Once there, I started taking general education classes, joined a traveling singing group and found a campus job with the Audio/Visual Center. I was hired as an audio engineer, charged with horsing recording equipment around campus to record orchestras and choirs and such. I had zero experience at this, and was kind of thrown into the position with a cursory explanation and no real training. ("There's the equipment, here's what we expect of you.") I was not very good at first, but I learned quickly and studied audio on my own to try and do a better job.
Our "state of the art" equipment was a couple of 4-track open reel machines. I learned to edit, physically cutting and splicing the audio tape. Eventually we got the latest and greatest thing - an Advent cassette recorder with Dolby B noise reduction! Hard to believe now, but in 1976 this was very expensive top of the line technology.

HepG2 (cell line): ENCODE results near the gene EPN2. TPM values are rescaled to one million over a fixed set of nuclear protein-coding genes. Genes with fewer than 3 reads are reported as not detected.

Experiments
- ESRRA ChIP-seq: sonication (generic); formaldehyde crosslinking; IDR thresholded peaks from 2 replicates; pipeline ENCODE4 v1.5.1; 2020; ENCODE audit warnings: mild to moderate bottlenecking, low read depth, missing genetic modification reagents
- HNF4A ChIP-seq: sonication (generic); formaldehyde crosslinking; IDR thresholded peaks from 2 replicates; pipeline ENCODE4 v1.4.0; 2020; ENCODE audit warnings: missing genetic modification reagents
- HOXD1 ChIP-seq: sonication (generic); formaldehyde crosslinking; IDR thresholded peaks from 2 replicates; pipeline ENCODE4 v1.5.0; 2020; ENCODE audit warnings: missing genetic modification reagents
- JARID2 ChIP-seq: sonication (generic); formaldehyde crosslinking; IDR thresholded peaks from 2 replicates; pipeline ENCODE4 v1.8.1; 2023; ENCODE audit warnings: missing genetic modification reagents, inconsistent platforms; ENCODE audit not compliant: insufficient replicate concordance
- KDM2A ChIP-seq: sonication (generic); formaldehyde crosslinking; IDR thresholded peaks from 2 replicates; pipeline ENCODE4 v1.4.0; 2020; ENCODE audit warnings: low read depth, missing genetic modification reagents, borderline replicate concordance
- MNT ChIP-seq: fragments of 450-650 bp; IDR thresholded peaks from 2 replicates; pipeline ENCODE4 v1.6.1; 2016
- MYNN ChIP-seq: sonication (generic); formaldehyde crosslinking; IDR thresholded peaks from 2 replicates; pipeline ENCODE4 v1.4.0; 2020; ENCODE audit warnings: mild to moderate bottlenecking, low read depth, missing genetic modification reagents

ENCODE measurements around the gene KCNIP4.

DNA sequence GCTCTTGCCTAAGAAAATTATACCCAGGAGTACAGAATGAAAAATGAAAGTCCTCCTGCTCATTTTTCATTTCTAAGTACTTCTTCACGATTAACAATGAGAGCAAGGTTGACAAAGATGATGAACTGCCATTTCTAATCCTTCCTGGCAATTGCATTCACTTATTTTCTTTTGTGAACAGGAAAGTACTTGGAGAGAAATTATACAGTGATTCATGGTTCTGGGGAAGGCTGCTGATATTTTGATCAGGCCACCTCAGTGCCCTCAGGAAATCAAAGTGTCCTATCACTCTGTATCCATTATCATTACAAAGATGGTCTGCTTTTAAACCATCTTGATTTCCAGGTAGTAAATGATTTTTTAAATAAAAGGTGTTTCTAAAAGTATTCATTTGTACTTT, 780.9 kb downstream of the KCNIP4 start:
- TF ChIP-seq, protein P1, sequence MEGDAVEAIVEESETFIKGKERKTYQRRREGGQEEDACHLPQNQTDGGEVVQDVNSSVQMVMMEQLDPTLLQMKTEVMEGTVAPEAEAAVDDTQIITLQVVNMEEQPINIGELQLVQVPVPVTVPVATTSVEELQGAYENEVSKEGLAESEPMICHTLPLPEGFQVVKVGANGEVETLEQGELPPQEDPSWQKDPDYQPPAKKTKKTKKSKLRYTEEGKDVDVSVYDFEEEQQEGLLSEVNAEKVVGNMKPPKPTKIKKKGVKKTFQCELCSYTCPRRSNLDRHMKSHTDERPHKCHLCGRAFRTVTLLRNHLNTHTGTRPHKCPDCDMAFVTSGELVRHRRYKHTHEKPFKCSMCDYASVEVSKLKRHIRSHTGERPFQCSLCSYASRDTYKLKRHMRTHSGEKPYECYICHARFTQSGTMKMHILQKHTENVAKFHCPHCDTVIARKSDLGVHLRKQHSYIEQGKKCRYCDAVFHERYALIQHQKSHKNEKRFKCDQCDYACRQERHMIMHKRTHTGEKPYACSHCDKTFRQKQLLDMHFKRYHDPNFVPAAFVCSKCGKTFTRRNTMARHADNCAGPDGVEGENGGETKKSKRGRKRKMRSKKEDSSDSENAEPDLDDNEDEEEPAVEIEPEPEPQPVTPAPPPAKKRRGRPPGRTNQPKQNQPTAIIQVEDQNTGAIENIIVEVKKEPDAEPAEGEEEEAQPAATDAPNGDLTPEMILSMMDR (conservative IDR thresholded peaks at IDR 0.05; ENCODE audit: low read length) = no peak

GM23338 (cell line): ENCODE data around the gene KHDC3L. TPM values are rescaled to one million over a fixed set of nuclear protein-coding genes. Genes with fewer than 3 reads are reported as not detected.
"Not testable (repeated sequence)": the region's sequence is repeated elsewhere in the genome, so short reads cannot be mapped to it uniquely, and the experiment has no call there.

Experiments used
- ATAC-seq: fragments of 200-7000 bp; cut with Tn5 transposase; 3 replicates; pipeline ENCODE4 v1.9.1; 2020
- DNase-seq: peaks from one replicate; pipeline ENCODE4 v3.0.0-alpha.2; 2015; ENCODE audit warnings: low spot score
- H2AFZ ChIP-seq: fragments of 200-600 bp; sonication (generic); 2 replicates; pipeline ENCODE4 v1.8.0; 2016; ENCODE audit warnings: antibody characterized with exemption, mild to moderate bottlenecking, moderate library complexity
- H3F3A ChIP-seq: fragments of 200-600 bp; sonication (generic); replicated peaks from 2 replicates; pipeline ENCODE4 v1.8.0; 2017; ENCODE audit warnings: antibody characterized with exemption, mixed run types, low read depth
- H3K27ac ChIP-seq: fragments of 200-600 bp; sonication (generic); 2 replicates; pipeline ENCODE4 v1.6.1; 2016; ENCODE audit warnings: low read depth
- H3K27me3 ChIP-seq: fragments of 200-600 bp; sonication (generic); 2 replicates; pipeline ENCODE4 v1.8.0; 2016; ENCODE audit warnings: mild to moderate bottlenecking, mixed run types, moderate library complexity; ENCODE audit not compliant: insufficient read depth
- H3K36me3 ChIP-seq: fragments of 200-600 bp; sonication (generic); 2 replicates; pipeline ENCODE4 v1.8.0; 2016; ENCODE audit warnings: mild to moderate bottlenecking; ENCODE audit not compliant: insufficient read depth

Anyway, I found I was having a lot more fun doing A/V production than with anything I was studying in class. I decided to try and find a way to make a living doing this sort of thing. After some detours
(getting married and having to support myself & my wife, for one - another story for another time)
I transferred to the University of Nebraska in Lincoln.
I had taken so many math classes that it only took a few more to complete a major. Already had enough art classes for a minor, too. And I took up a second major area of study, broadcast journalism with an emphasis in production. I learned cinematography by shooting and editing 16-millimeter black & white film, studied newswriting, economics and history, and pulled board shifts on the campus radio station, sneaking contemporary Christian music into the playlist.